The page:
North East Rail Trail

North East Rail Trail

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North East Rail Trail

Key Statistics

Distance
26km each way
Duration
Single Day
Time (hrs)
2-4 hours
Last Visited
November 27, 2015
Land Tenure
  • State Forest (Forestry Tasmania)
  • Local Government

This 26km rail trail follows an abandoned railway line between Scottsdale and Billycock Hill weaving its way through lovely farmland and a bit of Scottsdale industry for the first 10kms and then some amazing cuttings and forests as it winds its way up Billycock Hill for the final 16km. With occasional glimpses out over the valley below, and a bit of well interpreted history lying on the side of the track this trail makes a great ride from those just looking to do a few kilometres with the kids through to those willing to tackle the full length out and back.

GETTING THERE

This route can be accessed from both ends (and many spots in between) but for most riders the best place to start is in Scottsdale. The exceptions to this are if you are just doing it one way (in which case start at the top of Billycock Hill) or if you are only planning on doing a shorter section and really want to enjoy the railway cuttings, in which case start at the Tonganah Station allowing you to ride uphill towards Kamona Station as this section has the most spectacular cuttings and scenic forest sections.

The official start in Scottsdale is at the Scottsdale Rail Station accessed via a driveway off Ellenor Street between the Mitre 10 Store and the railway crossing on the road.  It is worth finding your way here as there is a good trail map which supplements these trail notes.

Another option, especially if you are looking to hire a bike for the trail, is to start from Scottsdale Art Gallery Coffee Shop on King Street, which is the road you come in on if you are coming into Scottsdale from Launceston via the A3.  You will cross the railway line as you come into town, and you will see the Art Gallery Coffee Shop and Bike Hire sign,  You can just pull in and start the trail there.

If you want to start at Tonganah, from Scottsdale, head towards the East Coast (signed towards Derby/St Helens/Scamander) on the A3 highway.  7kms out of town you will see a signed junction to the Rail Trail (and Cuckoo Falls) on the right (Tonganah Road).  This is the Tonganah (Western) end of the junction.  If you drive 400 metres down this road you will see a signed car park on the left hand side of the road, just before crossing the railway.  Park your car just off the road and prepare for the ride.

The other end of the ride currently starts 18km from Scottsdale along the A3.  The best place to park is in the large car park on your left, just before you see the Billycock Hill Sign.  

If coming from the East Coast, then the Billycock Hill car park turnoff is just over 7km past the river crossing in Branxholm, 3kms past the turn off to Legerwood/Ringarooma.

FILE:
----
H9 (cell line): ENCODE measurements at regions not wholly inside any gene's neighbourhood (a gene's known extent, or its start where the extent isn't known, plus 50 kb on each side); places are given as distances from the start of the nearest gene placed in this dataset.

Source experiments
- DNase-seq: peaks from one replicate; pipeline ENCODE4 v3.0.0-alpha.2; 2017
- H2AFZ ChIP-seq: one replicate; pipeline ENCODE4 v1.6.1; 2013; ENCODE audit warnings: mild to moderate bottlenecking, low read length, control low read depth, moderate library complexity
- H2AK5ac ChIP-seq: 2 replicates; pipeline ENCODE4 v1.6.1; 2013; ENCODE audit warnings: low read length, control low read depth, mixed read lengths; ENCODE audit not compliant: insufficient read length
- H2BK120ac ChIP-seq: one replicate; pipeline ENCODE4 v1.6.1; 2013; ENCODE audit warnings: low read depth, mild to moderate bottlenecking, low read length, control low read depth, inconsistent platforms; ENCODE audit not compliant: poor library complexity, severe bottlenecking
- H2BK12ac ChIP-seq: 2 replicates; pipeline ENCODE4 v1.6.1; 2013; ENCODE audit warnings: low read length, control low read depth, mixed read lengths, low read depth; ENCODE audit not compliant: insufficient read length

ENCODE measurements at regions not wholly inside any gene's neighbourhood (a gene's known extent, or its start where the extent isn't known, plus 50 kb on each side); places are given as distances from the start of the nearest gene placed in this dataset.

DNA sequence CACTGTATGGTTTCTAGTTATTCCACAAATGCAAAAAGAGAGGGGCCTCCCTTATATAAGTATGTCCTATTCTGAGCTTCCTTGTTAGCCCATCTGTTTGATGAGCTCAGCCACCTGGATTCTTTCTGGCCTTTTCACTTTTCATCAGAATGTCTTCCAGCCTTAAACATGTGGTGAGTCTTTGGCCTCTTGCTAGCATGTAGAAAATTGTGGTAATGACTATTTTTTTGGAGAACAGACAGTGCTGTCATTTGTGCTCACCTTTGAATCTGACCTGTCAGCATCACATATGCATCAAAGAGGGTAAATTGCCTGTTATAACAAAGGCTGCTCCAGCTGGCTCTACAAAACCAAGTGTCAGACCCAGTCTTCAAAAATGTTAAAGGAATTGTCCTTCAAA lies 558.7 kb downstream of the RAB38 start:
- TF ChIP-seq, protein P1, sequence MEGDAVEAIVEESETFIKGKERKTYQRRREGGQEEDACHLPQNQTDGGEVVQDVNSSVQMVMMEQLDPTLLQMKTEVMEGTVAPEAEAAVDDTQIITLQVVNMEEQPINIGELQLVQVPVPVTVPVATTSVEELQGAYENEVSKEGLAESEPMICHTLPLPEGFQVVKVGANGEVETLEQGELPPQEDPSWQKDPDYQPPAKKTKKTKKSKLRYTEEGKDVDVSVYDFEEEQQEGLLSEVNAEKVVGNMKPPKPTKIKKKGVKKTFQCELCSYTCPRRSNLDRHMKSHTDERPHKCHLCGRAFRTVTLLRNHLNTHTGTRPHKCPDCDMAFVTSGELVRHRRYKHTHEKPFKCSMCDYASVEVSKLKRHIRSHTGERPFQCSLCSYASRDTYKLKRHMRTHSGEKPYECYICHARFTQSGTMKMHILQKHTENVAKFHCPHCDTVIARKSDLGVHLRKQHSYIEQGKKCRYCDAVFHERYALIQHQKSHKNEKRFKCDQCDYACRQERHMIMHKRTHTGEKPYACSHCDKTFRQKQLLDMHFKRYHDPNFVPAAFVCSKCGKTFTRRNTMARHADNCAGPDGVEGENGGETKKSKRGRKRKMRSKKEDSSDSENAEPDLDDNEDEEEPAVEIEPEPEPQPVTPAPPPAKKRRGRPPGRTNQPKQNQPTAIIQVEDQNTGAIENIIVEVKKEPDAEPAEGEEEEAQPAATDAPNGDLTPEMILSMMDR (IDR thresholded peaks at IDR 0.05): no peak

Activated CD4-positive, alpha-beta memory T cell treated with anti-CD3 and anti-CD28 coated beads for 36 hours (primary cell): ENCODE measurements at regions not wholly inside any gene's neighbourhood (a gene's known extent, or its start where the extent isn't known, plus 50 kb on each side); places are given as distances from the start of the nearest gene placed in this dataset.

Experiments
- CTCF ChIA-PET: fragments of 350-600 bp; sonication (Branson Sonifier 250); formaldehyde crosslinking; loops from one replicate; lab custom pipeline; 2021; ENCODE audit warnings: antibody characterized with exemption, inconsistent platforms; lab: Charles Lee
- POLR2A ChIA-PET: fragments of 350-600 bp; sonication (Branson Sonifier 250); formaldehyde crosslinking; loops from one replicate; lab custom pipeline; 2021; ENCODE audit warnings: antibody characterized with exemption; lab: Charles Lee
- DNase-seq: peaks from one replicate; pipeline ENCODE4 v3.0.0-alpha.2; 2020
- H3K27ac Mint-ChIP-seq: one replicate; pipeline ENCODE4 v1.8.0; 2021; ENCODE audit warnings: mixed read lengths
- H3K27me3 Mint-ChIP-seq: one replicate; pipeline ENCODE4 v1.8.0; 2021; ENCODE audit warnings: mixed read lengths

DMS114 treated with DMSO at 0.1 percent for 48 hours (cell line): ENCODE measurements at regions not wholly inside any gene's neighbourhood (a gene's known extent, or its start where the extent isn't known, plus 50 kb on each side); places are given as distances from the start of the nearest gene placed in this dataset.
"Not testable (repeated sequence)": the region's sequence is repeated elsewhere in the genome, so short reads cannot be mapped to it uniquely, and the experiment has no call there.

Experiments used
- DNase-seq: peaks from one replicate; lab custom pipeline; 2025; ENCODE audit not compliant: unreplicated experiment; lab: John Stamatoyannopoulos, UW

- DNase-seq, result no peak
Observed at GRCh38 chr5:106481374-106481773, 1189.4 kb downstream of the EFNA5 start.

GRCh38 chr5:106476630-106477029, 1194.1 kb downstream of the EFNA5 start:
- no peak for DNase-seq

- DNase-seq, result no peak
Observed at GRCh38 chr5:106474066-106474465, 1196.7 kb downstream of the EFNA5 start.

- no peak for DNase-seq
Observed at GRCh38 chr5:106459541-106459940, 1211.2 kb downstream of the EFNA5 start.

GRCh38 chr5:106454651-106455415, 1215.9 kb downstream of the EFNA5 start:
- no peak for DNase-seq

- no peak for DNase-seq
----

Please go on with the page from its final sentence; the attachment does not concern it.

ROUTE OPTIONS

The rail trail can be ridden as an out and back and this is my recommended option.  

The railway line runs mostly downhill from Billycock Hill to Tonganah (West) losing about 250 metres in height so if you can organise a shuffle and can just ride it one way, this is the way to go.  Do note, that from Tonganah to Scottsdale is however mostly uphill again, gaining about 100 metres in altitude over the 10kms, a barely noticeable incline for most riders.

I have also shown some alternative ride options for those looking to mix it up, which, while not covered in the route notes, can be downloaded into google earth or you GPS if you are interested in exploring some more adventurous and challenging riding.  This includes an option I've become aware of, but which I haven't ridden, which is to head  from Tonganah Station up onto the Cuckoo Hill Road which you can follow to Moona Road (though signed Tuleendena 1 on the actual road) and follow out to the Tuleendena Siding before heading back down the rail trail.  This route has some nice sections, but also lots of climbing (disclaimer: I have driven this route, but not ridden it).  I have shown this route as a pink line on the map. You can also download this track to follow from the downloads tab.

Finally, an option you might not have thought of:   I actually last set off and did the ride as an evening ride, so I rode out in the light, and rode the last half of the trail back in the dark.  With good lights (and warm clothes) this was a brilliant ride as I got to enjoy all sorts of wildlife on my way back.  Be careful of wallabies bolting out under your front wheel though.

In case it crosses your mind, you can ride down Snake Track to Legerwood from the top of Billycock Hill, but the road is awfully rutted, and there are no shops or cafes (that I could find) at Legerwood.

FACILITIES

Scottsdale now has a bike shop and bike hire (see Related Items tab) although opening times (especially on weekends may be limited).  It also has pretty much everything else you need - cafe's, a Woolworths supermarket, art galleries, pubs, accommodation, bakeries, free camping etc. etc.

Once you leave Scottsdale however, there is pretty much nothing in the way of services so be independent and pack food and something to drink if doing the whole trip.

WARNINGS

For those who have read my previous warnings about the trail surface - you can forget them all.  It is now a divine (hard smooth gravel) riding surface suitable for mountain bikes and gravel grinders.  I still wouldn't take my road bike on the trail though unless I had some slightly thicker tyres.

If you are thinking of taking kids along here I would strongly recommend either just riding a short section or doing a one way ride downhill.  Also be aware that several of the road crossings will have vehicles travelling at 100km/hr and that there are exposed rails on these crossings which could trip young kids up.

I wouldn't rely on mobile reception in this area.  I found my telstra reception was a bit dicey beyond Tonganah.

ROUTE DESCRIPTION

Starting from the official Scottsdale Rail Station car park, just head south along the rail trail (so back out the way you drove into the carpark and away from the big green shed) and then carefully cross Ellenor Street and King Street (0.5km from start, and this is where you'll start if hiring a bike) before heading out of town.